John Nealon arrived at Staples High School in 1999 straight from Texas. It was a culture shock. But he played football, and his teammates soon became friends.
He also loved cooking. He took every culinary class offered. Teacher/chef Cecily Gans became a mentor.
Staples football defensive coordinator Lou Socci asked Nealon to cook at his family’s restaurant in New Canaan. That led to steady work — and the perk of creating his own lunches.
“I’d make wraps with mozzarella, bacon, everything,” he recalls. “I said, I want to do this for a living.”
At Providence College, he continued cooking. He learned about the front of the house too, when he moved from an $8-an-hour line cook to waiting tables at Sicilia’s. With tips, he made $300 a night.
After graduating as a history major, Nealon headed straight to restaurant work After director of operations with a Dallas delivery startup (“a really bad concept,” he laughs), he served as the 23-year-old general manager of Westport’s River Horse Tavern (now Rive Bistro).
To learn about fine dining, Nealon moved to L’Escale in Greenwich. He enrolled in Barcelona/Bartaco’s management program, and ran several of their restaurants for 5 years. Then came Fontina.
He and his wife Morgan — also a restaurant professional — decided to go out on their own. They opened Taco Daddy in Stamford, a “fun, no rules” place with “a rippin’ bar.” Their second venture, Lila Rose, was named after their first child.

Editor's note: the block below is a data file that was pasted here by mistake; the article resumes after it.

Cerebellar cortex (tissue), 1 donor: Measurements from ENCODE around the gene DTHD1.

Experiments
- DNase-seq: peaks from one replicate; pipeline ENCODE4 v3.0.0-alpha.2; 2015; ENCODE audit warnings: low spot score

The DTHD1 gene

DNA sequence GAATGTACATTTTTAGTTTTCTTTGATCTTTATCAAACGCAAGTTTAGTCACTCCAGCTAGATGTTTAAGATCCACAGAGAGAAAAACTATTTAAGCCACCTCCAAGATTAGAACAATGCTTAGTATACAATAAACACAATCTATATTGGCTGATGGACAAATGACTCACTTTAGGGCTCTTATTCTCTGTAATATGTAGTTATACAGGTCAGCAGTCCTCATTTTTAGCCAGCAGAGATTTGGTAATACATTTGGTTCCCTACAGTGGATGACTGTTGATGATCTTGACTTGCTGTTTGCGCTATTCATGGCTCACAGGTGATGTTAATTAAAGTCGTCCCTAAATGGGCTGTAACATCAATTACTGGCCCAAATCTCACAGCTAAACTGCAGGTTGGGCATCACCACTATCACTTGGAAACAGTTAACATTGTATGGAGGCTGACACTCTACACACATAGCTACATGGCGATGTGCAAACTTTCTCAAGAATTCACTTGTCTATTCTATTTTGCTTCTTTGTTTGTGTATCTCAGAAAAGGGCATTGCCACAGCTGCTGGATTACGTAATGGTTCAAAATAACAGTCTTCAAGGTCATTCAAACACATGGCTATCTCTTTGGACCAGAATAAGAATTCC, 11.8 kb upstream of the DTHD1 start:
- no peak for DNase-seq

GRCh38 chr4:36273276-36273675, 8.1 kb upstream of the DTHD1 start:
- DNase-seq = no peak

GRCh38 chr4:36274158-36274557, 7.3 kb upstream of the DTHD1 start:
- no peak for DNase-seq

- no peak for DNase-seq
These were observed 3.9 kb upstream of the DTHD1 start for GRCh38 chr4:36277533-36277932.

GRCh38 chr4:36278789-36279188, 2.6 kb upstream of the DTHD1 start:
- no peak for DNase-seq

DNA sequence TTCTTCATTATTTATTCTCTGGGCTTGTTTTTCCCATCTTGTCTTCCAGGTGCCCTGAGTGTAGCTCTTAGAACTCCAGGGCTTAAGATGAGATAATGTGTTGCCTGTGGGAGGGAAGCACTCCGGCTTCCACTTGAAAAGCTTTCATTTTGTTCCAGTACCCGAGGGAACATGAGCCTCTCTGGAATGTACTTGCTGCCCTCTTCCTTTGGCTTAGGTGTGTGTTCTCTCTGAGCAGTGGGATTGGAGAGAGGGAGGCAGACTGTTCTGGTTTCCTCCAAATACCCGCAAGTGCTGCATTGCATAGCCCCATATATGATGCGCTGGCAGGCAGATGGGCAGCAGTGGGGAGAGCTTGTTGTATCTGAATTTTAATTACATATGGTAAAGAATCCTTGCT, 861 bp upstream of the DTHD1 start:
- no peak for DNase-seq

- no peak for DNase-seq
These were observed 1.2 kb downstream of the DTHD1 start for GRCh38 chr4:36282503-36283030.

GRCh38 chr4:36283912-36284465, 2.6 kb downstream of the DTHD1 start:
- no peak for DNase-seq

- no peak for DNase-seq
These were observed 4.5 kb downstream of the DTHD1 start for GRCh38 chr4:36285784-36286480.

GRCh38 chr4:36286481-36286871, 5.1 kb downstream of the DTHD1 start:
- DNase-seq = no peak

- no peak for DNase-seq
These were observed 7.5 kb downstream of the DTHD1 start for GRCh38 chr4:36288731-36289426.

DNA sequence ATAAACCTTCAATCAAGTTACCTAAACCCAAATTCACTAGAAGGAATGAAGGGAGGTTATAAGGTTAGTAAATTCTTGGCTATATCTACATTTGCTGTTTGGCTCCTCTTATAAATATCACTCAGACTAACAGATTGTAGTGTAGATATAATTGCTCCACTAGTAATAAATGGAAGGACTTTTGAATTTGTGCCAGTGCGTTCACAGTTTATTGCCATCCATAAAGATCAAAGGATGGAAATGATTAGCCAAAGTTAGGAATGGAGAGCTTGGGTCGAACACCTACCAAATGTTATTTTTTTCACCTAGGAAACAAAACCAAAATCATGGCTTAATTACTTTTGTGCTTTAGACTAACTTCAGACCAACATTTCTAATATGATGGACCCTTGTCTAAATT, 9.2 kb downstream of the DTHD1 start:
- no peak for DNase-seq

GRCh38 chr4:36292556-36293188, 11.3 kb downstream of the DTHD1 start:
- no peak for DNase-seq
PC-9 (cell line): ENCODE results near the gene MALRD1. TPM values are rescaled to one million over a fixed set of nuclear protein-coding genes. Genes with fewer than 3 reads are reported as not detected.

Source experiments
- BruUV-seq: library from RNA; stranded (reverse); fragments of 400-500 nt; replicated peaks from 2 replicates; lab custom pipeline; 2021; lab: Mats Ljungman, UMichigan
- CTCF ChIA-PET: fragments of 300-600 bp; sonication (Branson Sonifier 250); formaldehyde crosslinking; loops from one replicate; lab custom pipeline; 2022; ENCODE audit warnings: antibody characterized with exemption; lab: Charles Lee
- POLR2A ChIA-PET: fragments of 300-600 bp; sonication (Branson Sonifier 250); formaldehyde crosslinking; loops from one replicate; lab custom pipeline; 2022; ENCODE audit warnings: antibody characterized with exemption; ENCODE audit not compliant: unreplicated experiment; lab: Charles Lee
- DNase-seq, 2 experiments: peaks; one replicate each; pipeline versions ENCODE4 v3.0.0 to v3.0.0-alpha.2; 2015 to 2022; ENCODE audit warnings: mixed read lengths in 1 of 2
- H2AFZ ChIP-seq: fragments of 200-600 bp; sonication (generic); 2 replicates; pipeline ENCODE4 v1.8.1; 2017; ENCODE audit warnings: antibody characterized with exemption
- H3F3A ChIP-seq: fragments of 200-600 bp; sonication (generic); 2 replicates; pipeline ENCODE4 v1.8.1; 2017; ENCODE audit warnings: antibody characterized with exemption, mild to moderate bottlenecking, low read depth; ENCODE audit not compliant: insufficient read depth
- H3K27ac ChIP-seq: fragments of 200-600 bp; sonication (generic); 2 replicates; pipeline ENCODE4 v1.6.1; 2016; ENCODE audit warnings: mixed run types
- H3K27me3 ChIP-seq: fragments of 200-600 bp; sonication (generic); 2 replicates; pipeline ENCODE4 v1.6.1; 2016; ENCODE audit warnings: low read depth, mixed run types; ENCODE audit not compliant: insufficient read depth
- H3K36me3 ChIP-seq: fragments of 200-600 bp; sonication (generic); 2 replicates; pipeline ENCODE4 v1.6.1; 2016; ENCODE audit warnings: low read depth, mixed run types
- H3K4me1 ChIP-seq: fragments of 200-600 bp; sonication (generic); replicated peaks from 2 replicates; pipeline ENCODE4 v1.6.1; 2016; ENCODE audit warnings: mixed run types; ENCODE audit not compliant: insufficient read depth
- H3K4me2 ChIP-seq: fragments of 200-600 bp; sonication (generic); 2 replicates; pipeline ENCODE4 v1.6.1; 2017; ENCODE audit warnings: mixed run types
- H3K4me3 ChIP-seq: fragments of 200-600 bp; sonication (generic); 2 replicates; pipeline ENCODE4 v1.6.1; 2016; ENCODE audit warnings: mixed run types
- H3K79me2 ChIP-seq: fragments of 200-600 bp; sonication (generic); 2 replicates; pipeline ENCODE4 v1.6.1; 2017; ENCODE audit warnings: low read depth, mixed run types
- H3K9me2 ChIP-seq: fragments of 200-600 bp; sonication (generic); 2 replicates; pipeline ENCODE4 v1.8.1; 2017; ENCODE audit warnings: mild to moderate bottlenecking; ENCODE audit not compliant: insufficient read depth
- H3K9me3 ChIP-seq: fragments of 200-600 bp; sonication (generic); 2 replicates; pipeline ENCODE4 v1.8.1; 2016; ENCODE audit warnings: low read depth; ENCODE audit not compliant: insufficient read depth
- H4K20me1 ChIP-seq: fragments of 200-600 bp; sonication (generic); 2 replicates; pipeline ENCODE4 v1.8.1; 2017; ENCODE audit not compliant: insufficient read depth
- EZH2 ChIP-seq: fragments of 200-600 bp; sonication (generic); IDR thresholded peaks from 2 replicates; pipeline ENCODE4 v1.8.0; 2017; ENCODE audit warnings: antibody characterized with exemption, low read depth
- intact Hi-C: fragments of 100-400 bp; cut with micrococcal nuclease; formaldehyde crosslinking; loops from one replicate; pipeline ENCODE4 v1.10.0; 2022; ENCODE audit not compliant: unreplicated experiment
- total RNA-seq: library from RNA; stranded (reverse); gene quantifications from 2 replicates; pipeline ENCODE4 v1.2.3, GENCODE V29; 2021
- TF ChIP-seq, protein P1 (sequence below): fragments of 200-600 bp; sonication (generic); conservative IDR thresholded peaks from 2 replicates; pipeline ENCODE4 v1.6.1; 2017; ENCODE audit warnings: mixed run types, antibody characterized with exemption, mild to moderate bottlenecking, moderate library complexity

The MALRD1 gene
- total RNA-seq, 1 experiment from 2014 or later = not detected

Mid-COVID, Nealon and his wife came up with their next concept: elevated Italian cuisine.
“Italian dining has gotten very casual,” he says. “That’s fine. But I think there’s a need for contemporary fine food.” And martinis.
Cugine’s — Italian for “cousin,” but also a term of endearment — opened last month at 121 Towne Street, in Stamford’s Harbor Point neighborhood. It quickly drew raves.
Nealon hopes to take guests back to “the era of Frank Sinatra and speakeasys.” There is no signage; a man wearing suspenders walks diners in. Nealon seats them. Each table has its own lamp; vintage chandeliers hang overhead.
Despite the labor shortage in restaurants, Nealon had no trouble assembling a staff. Most waiters and bartenders had worked for him before.
And the chef? Rick O’Connor (“he’s half Italian!” Nealon notes) is young and talented. “He doesn’t have an ego yet,” the owner says. “Just wait till people tell him how good his food is.”
(Cugine’s Instagram is @CuginesItalian. Click here for more information.)
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